After securing votes in the California legislature last week, coauthors of the state’s comprehensive net neutrality bill gathered on Thursday in downtown Los Angeles to call on Governor Jerry Brown to back the legislation and reenact strong open internet protections for the state’s 40 million residents.
Joined by a coalition of progressive activists, Senator Scott Weiner and Assemblyman Miguel Santiago urged Brown to sign Senate Bill 822 by the end of the month, framing its passage into law as an essential step toward protecting California residents and small businesses from the discriminatory practices of the nation’s biggest internet service providers.
“We must protect the right of every Californian to a free and open internet,” said Weiner, Democrat of San Francisco.
S.B. 822’s nine-month journey to the governor’s desk was nothing short of Tolkienesque. Working from the shadows, the state’s powerful telecom lobby challenged its passage with grim persistence at virtually every step, painting the bill through synthetic “grassroots” campaigns as an “internet tax” that would effectively destroy California families and cripple their businesses.
That the bill held its own against an adversary with a bottomless warchest and unfettered access to the ears of the state’s most influential leaders speaks volumes about the popularity of net neutrality among everyday Americans. For an overwhelming majority of California legislators, no campaign check of any size could undo the damage inflicted by opposing the bill in public.
Governor Brown declined to comment. A spokesperson said his office typically does not weigh in on pending legislation.
If the bill is signed, it will deal a striking blow to AT&T, Comcast, Verizon, and other major providers that have invested millions of dollars over the past decade to prevent net neutrality from becoming law of the land. These companies won a decisive victory this year after the Trump administration repealed the milestone 2015 Open Internet Order, which had reclassified internet service as a public utility under Title II of the Telecommunications Act.
With the Federal Communication Commission’s (FCC) reins now in the hands of a Republican majority, the agency voted in December to no longer treat high-speed internet as a telecommunications service, essentially abdicating its own authority to prevent broadband providers from freely slowing or blocking online services, as they had repeatedly done before, and in some cases after, the 2015 order was passed.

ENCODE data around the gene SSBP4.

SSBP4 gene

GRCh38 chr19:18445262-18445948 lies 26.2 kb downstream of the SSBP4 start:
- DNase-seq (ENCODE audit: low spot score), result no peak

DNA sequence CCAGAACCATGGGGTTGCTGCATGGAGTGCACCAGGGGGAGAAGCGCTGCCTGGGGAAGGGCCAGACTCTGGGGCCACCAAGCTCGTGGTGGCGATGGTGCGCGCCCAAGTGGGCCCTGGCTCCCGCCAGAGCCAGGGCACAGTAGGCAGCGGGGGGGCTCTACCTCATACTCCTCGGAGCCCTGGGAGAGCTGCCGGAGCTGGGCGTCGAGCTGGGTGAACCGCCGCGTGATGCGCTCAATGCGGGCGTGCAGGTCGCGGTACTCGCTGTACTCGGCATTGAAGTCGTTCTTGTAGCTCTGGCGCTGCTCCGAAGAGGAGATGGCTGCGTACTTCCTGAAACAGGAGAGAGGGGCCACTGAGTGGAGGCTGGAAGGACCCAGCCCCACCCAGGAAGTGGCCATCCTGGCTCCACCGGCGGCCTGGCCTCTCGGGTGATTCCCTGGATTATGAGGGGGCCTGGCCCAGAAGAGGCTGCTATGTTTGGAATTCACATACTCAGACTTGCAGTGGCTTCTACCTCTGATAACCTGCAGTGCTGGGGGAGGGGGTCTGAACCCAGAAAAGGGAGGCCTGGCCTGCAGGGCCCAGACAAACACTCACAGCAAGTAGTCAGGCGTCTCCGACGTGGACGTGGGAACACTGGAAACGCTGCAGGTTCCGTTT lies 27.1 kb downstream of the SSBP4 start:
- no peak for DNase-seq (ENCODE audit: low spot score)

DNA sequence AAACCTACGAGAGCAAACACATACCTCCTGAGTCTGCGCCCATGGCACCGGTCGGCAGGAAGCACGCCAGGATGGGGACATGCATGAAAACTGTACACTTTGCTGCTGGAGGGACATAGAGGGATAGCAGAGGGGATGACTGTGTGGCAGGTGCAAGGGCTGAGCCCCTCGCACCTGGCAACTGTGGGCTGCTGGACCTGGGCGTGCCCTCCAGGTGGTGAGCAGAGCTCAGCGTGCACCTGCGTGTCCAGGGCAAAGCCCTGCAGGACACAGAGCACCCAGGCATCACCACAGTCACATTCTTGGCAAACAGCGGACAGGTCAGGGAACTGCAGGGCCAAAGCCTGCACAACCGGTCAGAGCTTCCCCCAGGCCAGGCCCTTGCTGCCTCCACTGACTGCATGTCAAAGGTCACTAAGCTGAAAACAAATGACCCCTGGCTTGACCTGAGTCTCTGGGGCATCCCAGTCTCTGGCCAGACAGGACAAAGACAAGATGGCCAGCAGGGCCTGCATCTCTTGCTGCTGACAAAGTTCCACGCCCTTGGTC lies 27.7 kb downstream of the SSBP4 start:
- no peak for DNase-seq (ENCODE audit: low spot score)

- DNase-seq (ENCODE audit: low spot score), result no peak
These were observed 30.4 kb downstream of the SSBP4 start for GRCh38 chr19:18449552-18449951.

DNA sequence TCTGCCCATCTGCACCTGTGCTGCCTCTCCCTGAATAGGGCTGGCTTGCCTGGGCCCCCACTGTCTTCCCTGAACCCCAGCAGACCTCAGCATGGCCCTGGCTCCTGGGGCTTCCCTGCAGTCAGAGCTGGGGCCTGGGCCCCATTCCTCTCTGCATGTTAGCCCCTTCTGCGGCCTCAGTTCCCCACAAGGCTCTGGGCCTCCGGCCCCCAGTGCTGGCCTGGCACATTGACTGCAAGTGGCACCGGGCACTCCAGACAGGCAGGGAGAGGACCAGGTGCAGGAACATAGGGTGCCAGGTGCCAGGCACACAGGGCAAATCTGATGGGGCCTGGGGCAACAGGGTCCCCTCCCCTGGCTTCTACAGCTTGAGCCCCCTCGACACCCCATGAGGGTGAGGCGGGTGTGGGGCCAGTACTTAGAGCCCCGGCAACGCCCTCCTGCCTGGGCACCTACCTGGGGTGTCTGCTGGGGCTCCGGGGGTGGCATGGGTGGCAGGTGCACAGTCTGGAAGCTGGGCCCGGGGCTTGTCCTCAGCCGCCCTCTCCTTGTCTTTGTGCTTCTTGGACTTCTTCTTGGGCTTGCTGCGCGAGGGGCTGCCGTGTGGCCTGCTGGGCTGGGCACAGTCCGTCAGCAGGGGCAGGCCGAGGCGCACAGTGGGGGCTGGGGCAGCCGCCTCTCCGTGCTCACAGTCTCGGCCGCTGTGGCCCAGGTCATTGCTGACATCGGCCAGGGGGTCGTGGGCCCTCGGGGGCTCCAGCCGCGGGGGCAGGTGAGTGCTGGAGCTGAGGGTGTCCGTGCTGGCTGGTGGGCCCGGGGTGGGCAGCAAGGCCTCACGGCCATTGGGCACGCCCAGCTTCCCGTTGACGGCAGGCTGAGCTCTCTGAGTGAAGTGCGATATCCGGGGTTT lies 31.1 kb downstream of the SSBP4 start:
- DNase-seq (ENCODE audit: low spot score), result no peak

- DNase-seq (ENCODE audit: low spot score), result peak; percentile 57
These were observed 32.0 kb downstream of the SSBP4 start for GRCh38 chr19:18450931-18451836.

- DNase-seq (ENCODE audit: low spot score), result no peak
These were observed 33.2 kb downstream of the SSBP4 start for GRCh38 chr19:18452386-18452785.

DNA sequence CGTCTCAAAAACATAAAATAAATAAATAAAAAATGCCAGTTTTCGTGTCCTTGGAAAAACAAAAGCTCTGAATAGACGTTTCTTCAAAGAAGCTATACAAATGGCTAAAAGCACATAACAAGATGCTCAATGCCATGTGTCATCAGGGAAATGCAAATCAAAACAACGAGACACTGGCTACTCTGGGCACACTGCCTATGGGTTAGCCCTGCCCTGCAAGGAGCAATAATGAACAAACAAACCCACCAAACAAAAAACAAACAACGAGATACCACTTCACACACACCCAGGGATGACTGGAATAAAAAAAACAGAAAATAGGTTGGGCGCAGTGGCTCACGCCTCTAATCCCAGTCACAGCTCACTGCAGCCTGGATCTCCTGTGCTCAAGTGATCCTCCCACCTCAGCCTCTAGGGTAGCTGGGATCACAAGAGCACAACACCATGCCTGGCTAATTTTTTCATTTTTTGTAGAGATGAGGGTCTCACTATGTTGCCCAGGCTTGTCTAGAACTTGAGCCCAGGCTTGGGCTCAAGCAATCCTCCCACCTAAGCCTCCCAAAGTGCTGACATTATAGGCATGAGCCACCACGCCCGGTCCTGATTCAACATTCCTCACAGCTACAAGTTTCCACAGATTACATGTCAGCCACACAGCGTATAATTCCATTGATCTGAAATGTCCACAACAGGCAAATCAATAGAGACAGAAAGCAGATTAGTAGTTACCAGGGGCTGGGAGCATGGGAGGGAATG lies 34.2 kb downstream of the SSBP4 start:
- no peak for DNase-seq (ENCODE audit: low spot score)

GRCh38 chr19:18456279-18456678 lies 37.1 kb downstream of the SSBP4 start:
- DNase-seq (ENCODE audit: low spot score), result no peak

Calling for “light touch” regulation, the FCC asserts that the Federal Trade Commission (FTC) has all the power necessary to prevent abuse by internet providers. But as an incident this month involving Verizon throttling the data of firefighters battling a massive California wildfire demonstrates, the FTC is largely hindered from acting proactively to prevent such reckless behavior.
“Protecting access to the internet and the free flow of information online is critical to our democracy and [S.B. 822] is an important first step to reinstating net neutrality across America,” Eddie Kurtz, executive director of the California-based Courage campaign, said in a statement.
S.B. 822 is by far the most ambitious attempt yet by a state to reestablish net neutrality and halt the potential transformation of internet providers into absolute gatekeepers of information freely shared online. The bill not only mirrors the language of the 2015 order’s underlying rules, but the 300-pages worth of essential explanations describing how the rules should be interpreted and applied.
S.B. 822 would forbid ISPs from discriminating against websites and services by blocking or throttling their traffic and further prohibits them from charging app and content providers exorbitant fees to reach end users. Additionally, it would ban ISPs from congesting web traffic for the purpose of exacting unreasonable payments from essential services necessary to connect users on ISP networks to other parts of the web.
What’s more, the bill outlaws certain “zero-rating” schemes, which ISPs could enact to incentivize the use of apps and services from which the companies exclusively profit. (It does not, however, ban the use of zero-rating programs altogether, as some telecom industry defenders have falsely claimed.)
“SB 822 is a crucial step toward ensuring that we have a free and open internet that doesn’t discriminate or price users or content differently,” Assemblymember Santiago said Thursday, uring Governor Brown to sign the bill before the September 30 deadline.
“California must lead by example,” he said, “and show the Trump Administration that their backward agenda will not be accepted.”